The three districts continue to perform below national average and are listed at the bottom of the 20 underperforming Bangladeshi districts identified for UN Development Assistance Framework
UNICEF is one of the strongest and long standing development partners supporting the Bangladesh government in the CHT.
In the 80s, UNICEF began supporting the Integrated Community Development Project, which focused on child development, health, nutrition, water-sanitation and hygiene, as well as income generation.
Then in 1996, the project began a pioneering model for delivering services. The approach was centred around the small neighbourhoods or ‘Paras’ scattered on the remote hills.
A baby’s first 1000 days: The centres provide antenatal care, immunisation and supports newborn care and special care for premature babies. It promotes Kangaroo mother care, early initiation and responsive feeding. It teaches proper hygiene and manages acute malnutrition in babies besides monitoring growth and working to prevent gender violence. The Para workers also work to promote birth registration.
Early learning and protection: The centres provide pre-schooling and manages childhood illness with immunisation, deworming. Children learn handwashing practices and toilet use; teachers are educated on early health, growth and development and parents given support on stimulation and positive parenting.
Care for caregivers: This package offers care to multiple generations in a community and includes peer-to-peer support, social services, management of mental health issues, lessons in child development and positive discipline, nutrition counselling and hygiene practices such as water safety plan and toilet maintenance.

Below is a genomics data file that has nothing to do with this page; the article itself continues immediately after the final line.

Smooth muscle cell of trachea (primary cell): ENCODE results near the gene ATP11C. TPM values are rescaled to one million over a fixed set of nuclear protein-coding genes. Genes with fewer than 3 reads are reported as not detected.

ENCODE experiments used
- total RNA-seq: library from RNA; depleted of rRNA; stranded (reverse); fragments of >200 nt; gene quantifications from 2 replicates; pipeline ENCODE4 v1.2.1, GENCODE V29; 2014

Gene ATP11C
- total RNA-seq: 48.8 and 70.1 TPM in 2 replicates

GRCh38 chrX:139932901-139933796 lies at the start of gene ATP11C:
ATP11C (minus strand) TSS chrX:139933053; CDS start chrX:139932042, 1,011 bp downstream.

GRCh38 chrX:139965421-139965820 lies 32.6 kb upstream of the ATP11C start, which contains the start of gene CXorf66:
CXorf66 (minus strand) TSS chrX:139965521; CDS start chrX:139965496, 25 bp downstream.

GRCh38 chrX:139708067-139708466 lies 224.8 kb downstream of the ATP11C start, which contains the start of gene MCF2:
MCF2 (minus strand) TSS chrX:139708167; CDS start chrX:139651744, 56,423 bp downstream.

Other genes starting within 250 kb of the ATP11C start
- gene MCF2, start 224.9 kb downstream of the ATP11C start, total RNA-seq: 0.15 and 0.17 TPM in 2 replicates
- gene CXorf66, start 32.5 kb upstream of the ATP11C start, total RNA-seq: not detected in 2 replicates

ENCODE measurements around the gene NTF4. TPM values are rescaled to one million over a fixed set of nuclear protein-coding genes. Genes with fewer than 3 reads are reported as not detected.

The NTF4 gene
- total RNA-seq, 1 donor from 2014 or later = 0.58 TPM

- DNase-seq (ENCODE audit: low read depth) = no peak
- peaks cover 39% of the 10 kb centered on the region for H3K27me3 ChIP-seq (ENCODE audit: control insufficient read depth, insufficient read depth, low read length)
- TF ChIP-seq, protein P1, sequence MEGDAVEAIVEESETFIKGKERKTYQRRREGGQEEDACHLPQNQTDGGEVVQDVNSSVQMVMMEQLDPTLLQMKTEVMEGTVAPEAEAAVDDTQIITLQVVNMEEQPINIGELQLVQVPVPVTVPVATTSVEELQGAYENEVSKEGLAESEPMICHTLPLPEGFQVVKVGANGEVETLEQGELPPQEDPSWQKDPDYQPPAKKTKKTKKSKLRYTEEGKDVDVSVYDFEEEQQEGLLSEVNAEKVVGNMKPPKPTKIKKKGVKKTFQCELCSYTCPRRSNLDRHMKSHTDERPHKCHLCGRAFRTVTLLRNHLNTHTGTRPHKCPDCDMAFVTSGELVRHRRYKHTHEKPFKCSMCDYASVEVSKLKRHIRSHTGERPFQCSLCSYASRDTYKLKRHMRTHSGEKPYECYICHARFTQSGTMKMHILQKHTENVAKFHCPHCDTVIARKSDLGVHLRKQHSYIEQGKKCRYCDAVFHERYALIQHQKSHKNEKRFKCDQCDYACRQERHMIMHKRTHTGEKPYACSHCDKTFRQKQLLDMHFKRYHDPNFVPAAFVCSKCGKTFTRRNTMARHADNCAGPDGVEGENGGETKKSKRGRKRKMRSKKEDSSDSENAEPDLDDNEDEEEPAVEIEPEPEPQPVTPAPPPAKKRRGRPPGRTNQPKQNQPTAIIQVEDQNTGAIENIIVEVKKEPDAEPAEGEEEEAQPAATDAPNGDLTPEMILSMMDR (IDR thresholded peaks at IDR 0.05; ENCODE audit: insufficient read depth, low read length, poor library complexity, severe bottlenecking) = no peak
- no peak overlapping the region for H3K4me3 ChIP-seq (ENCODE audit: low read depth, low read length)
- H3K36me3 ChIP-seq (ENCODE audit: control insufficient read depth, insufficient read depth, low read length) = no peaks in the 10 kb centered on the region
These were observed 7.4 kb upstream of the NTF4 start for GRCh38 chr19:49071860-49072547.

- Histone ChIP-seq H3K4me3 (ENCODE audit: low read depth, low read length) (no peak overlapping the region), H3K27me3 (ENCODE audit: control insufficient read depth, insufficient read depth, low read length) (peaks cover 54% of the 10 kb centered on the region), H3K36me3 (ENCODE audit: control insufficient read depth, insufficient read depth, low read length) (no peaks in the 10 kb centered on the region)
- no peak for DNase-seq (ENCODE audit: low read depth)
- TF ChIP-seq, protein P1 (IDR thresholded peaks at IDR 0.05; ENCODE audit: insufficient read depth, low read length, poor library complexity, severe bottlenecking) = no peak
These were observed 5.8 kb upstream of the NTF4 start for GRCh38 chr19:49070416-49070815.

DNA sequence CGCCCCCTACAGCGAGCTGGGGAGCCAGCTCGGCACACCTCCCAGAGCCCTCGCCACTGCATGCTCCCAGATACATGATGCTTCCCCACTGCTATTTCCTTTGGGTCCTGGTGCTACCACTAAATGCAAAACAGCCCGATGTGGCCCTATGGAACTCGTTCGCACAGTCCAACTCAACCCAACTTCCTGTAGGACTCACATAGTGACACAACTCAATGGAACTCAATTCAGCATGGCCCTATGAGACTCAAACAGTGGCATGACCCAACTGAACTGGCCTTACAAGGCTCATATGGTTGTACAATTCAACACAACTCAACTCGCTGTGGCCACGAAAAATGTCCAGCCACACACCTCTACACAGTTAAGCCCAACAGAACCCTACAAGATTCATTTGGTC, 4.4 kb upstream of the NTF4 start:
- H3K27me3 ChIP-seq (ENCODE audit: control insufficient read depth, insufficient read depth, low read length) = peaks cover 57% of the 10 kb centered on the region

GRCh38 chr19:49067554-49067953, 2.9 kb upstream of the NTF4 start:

Family support: The centres work to promote community-based child care and strengthen access to basic health and nutrition services besides positive and responsive parenting. It offers social protection and safety networks including cash transfer.
UNICEF delivers basic services to children and women through its 5,000 Para Centres in the three CHT districts. The Para Centre network plays an effective role influencing positive social behaviour and is widely accepted by the community.
The success has led the government to become the major investor in ensuring resiliency of Para Centres in face of harsh surroundings and natural hazards.
Para Centres are at the heart of a new approach taken up by UNICEF and the government in 2017 which aims to provide sustainable social services.
UNICEF works to bolster the capacity of para workers, health workers and NGO workers to make sure interventions such as nutrition services for lactating mothers or referrals for sick newborns can be provided to more families.
The strategy for advocacy through Para Centres utilises the Early Childhood Development or ECD package. ECD being a global priority, has targets set for education, health, nutrition and protection up to 2030.
At the national level, the government’s Seventh Five Year Plan, National Children Policy and Early Childhood Development Policy reflect the commitment to make investment for the development and growth of children in their early years.